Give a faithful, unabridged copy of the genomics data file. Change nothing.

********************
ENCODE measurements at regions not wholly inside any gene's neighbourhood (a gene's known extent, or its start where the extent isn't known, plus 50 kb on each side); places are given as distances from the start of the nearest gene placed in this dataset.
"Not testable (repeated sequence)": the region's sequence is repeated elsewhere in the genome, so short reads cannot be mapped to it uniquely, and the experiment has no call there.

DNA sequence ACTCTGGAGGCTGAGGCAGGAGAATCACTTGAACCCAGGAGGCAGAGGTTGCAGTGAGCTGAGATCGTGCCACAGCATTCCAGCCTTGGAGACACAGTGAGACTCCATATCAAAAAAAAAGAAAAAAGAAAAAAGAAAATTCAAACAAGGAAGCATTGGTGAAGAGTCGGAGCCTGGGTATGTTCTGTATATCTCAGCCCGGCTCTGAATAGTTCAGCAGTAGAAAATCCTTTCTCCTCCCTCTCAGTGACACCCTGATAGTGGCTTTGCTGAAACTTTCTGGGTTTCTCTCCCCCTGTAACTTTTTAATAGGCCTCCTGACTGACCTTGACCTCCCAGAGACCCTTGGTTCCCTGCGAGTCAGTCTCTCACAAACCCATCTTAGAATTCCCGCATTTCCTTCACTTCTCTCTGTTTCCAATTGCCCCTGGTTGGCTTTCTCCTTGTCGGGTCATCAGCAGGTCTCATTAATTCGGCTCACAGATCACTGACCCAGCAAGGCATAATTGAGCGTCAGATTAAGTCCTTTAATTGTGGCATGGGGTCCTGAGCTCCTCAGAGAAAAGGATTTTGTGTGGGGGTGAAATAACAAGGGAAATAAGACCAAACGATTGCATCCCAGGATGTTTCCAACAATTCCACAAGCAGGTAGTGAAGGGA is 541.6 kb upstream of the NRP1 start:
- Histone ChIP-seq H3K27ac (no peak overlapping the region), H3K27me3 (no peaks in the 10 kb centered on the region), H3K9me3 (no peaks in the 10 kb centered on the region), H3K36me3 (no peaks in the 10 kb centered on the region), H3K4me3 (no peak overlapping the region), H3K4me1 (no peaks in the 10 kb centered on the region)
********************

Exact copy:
ENCODE measurements at regions not wholly inside any gene's neighbourhood (a gene's known extent, or its start where the extent isn't known, plus 50 kb on each side); places are given as distances from the start of the nearest gene placed in this dataset.
"Not testable (repeated sequence)": the region's sequence is repeated elsewhere in the genome, so short reads cannot be mapped to it uniquely, and the experiment has no call there.

DNA sequence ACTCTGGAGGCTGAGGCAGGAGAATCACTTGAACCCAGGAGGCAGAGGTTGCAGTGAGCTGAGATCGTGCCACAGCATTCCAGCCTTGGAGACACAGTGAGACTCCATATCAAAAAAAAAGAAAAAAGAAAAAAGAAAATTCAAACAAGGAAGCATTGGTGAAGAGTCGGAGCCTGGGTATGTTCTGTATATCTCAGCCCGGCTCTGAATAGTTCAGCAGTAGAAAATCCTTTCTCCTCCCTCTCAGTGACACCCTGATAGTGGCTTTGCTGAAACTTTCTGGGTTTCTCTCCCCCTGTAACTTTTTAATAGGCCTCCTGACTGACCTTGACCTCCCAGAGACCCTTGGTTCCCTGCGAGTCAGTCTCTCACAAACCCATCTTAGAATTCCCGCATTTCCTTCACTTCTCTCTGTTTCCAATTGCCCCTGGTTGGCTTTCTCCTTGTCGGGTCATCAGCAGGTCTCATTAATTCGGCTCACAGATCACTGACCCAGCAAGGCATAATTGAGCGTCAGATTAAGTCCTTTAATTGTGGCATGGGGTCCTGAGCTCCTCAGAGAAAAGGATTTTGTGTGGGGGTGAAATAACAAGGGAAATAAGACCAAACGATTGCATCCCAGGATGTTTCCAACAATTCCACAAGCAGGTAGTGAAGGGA is 541.6 kb upstream of the NRP1 start:
- Histone ChIP-seq H3K27ac (no peak overlapping the region), H3K27me3 (no peaks in the 10 kb centered on the region), H3K9me3 (no peaks in the 10 kb centered on the region), H3K36me3 (no peaks in the 10 kb centered on the region), H3K4me3 (no peak overlapping the region), H3K4me1 (no peaks in the 10 kb centered on the region)